Service is prompt, competent and courteous without being obtrusive. As for food, that star filled menu first: not only, as we said already, this deflates you even before you start, but the fact that they appear even elsewhere than on the usual suspects – for the maccheroncini dish what is it? It must be the mushrooms, but why, if they serve them fresh and local and wonderful now a few chilometers further North) – this gives you the (hopefully wrong) impression that here eating something fresh can happen only by chance. And the hike in price: c’mon guys, the one on the webpage is dated April 2008, do you really want us to think that at your place prices go up €1 a month? That is some inflation…

Another department where ‘marketing’ produces the opposite effect to that intended (at least this is what we hope) is this overlong description of the dish: difficult to pin down where it goes wrong, probably just its length, but anyhow it is that ‘je ne sais quoi’ that sounds of pretentiousness and pomposity that ill fit the modern take on tradition that this menu so obviously tries hard to achieve. For instance, take the “bread crust” of the sea bream: if what you get is something very akin to a lightly breaded fish, why just not say that?

But, in spite of a few glitches here and there (a chipped glass, having to ask for a wine chiller on a warm night for our white), and in spite of our negative remarks on the menu, this was overall a pleasant evening, and in fact, passed the primi, it was even more than pleasant. There is a cook of good skills behind those stoves. Al Trivio, though well-priced, is a touch dearer than other establishments we have visited of roughly similar or better quality, and perhaps not worth a drive on purpose, but if you pass by Rovereto, it is well worth a stop (with only one go in Rovereto, however, we'd opt for La Cruna dell' ago.)


Sunday, June 15, 2008

probably the best fruit and veggie stall in Trento...

We always sing the praises of our favourite restaurants, but what about the stuff we buy everyday for our home meals?
Though never quite as depressing as in Tesco or Sainsbury's when in London, shopping for fruits and vegs in the supermarket in Trento is not too cheering, either (especially compared to further down South).
So it is fair to also pay tribute to a professional in the food trade who stands above the crowd and also contributes to our gastronomic happiness. This post is thus just an unashamed plug for our favourite grocer in Trento, Giuseppe, holder of a stall

at the Thursday city market which fills streets and streets (and holder of other stalls, one a day, in several other local markets).

(you can see it was still asparagus season when we took the picture above, green and of course white, with Zambana and Romagnano the famous local white variety producing areas).
Nothing too exotic, nothing spectacularly abundant, but a great range for such a small stall

and simply oustanding freshness, quality and service. What does service mean in a market stall, you ask? It means, for example, that if he gives you stuff that turns out to be poor (not even he can be inside the fruits), he'll happily replace the offending pieces, on your word, next time. We never had to avail ourselves of the offer, anyway!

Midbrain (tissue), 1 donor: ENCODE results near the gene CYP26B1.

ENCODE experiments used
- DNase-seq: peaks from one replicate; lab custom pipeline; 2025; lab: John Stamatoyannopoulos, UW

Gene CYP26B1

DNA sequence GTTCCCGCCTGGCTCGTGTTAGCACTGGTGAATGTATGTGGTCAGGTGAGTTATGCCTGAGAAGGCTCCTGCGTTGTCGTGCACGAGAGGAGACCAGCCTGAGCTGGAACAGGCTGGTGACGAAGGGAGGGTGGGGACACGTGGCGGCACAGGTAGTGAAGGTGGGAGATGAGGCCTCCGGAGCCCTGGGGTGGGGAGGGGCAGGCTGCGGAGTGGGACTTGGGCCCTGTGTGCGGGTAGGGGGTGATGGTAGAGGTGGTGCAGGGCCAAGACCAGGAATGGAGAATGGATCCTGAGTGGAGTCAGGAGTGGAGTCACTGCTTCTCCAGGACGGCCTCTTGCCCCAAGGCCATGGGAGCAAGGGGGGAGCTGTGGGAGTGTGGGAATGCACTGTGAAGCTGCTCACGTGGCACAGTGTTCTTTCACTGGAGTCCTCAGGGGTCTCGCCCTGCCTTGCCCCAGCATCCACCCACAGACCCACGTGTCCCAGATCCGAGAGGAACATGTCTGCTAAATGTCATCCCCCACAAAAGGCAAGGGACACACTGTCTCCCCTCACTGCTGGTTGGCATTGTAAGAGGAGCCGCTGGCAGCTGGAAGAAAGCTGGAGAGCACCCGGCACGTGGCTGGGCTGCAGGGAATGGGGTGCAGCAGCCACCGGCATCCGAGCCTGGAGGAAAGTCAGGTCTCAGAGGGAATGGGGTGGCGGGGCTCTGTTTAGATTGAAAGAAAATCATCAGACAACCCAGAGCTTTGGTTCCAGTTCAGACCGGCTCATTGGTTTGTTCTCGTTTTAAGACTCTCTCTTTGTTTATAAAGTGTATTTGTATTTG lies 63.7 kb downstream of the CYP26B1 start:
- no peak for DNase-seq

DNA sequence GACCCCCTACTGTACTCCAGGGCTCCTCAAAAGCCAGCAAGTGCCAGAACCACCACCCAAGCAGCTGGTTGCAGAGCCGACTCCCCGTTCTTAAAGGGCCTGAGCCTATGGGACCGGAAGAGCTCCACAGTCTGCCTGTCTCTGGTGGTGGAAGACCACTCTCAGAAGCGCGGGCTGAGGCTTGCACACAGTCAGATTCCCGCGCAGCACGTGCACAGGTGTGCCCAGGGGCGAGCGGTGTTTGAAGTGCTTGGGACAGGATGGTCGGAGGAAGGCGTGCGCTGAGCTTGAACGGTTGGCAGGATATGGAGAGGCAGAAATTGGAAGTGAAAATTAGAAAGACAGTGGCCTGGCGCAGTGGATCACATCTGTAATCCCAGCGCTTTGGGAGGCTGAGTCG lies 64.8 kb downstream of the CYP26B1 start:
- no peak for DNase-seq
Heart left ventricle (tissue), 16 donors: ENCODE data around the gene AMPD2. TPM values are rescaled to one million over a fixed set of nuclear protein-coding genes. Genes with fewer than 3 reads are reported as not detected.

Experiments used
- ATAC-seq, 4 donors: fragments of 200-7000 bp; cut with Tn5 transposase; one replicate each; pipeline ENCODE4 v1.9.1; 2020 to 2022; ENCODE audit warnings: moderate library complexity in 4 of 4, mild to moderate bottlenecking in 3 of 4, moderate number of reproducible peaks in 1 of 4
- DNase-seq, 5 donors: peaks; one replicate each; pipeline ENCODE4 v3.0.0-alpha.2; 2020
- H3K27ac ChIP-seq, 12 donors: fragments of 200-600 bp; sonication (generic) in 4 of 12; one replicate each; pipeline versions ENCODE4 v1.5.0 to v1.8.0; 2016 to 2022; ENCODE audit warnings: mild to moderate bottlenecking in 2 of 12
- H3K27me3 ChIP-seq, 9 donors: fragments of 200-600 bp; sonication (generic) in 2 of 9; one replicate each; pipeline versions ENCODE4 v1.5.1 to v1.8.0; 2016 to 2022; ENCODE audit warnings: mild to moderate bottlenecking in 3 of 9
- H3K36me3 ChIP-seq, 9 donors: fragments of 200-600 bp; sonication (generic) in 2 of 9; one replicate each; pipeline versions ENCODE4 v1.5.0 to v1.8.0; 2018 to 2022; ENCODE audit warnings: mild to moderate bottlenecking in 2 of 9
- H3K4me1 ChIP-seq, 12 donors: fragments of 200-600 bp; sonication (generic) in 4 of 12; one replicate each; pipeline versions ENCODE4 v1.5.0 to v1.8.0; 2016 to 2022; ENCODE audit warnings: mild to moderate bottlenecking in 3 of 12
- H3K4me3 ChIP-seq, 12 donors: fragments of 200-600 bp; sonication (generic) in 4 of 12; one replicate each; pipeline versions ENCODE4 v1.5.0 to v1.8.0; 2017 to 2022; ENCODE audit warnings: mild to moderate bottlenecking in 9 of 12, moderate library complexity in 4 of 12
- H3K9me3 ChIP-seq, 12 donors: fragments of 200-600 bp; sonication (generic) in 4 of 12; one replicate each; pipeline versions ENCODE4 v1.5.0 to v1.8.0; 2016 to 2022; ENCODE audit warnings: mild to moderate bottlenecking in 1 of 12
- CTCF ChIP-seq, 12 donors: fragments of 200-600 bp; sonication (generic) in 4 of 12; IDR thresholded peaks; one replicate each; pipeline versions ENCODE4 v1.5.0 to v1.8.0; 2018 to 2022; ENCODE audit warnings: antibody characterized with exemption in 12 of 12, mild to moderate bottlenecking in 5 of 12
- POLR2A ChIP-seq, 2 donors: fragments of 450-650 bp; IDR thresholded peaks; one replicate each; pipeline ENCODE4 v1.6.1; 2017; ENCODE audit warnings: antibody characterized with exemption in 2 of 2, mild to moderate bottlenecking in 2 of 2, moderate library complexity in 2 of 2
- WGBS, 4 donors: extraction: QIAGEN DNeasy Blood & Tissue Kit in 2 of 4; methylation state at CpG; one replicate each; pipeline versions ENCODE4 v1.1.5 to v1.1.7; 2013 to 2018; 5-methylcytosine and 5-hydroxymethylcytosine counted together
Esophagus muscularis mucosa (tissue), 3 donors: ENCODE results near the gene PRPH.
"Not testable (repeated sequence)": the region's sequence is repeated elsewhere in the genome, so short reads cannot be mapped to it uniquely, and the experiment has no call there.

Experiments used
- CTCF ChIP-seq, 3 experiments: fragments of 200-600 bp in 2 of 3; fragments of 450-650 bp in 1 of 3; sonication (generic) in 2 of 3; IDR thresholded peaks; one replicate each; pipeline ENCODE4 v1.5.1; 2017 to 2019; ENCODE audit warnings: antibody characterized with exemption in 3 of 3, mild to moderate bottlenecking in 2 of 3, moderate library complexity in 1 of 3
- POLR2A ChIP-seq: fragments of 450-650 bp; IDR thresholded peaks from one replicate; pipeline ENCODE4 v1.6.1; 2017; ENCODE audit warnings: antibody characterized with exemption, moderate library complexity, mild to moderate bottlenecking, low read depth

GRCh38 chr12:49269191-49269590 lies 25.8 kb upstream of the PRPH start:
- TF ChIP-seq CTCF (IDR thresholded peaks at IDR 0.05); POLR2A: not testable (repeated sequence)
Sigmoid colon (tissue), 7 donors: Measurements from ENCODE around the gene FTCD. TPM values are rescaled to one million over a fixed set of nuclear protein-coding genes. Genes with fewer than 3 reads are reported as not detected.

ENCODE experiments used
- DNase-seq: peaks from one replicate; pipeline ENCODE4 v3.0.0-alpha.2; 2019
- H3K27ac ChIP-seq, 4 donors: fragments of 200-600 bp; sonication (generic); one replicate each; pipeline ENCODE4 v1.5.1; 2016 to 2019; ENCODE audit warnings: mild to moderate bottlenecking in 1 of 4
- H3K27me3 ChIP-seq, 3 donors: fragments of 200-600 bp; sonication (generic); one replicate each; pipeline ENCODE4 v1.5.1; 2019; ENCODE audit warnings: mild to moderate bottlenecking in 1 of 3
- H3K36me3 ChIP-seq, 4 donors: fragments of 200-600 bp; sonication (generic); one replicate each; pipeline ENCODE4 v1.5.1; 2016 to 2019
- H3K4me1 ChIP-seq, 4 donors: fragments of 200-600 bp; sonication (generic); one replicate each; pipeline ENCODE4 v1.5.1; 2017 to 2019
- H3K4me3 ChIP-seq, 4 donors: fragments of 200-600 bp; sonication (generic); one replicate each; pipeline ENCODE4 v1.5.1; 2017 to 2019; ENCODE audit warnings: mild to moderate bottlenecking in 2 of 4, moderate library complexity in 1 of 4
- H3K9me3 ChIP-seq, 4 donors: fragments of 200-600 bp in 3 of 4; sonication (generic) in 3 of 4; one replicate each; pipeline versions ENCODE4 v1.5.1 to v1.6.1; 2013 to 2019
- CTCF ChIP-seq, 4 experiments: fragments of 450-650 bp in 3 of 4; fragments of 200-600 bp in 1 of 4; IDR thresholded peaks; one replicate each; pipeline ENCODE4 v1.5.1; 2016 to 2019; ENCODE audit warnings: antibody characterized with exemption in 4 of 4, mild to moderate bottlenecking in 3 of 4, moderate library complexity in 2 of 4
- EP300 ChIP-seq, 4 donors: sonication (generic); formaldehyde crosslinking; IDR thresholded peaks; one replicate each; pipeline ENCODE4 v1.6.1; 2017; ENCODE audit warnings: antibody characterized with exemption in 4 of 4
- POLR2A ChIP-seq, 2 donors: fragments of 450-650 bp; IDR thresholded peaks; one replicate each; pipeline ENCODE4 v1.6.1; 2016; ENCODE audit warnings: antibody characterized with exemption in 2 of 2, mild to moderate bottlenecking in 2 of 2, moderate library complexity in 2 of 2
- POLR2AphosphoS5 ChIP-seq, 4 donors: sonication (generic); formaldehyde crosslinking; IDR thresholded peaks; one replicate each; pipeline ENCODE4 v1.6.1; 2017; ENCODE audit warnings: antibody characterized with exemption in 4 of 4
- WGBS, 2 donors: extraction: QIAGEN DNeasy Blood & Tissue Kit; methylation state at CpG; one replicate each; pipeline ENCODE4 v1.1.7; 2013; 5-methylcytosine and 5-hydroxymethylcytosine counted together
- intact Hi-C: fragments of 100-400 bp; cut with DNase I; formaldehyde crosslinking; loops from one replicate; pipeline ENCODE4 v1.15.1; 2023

If you want good fruit and vegs in Trento, go to Giuseppe in the Via Giovanni Prati Thursday market section. He's not cheap, but he's cheaper for example than, and (
in our experience) has beaten on quality, the superfancy superdupa supershop in the main square.

And, watch ladies, he is not bad looking either:

This is a small world (well, Trento certainly is): we found out that he is not unconnected to one particular member of the Menestrina family at our beloved Fior di Roccia...and that his vegetables also feature there!

Sunday, June 8, 2008

The Gun

The day: 26rd May 2008, Dinner.
The place:
27 Cold Harbour, Docklands London, E14 9NS
The venue: The Gun Pub and Dining Room
The food: English
The drinks: Reasonably large wine list, French at the core, also by the 175ml glass and by the 250ml carafe.

Gastropubs can be the equivalent of a good Italian trattoria, affording you good and nicely priced food, as we recounted for example about LMNT. This time we go for a less exotic and rather straight English gastropub. Near the Billingsley fish market, it specialises in fish; we are in the mood for some good fish; and we go in fully expectant to have some. Will we succeed? Follow us…

You open the door to enter a pleasant environment, the dining room area contiguous to the pub area, with lots of dark wood (floor and chairs) and the tables even covered by that rarity, proper tablecloths: you don’t find them in 5 star hotel restaurants (right, Brunello?), but you do in pubs. We begin moaning that the world is turning upside down, we must be getting old….

The service immediately gives the idea of being springy, fresh and friendly: you are welcome in the right way.

On the menu choices from sea and land. Starters go from the £5.50 of the pea soup to the £7.50 of the Croquette of chicken and foie gras, mixed leaves and truffle dressing. And the mains range from £13.50 for the Leek and truffle pithivier, green beans and Madeira jus, to £19.50 for the Scottish sirloin steak with sautéed truffle potatoes & béarnaise sauce.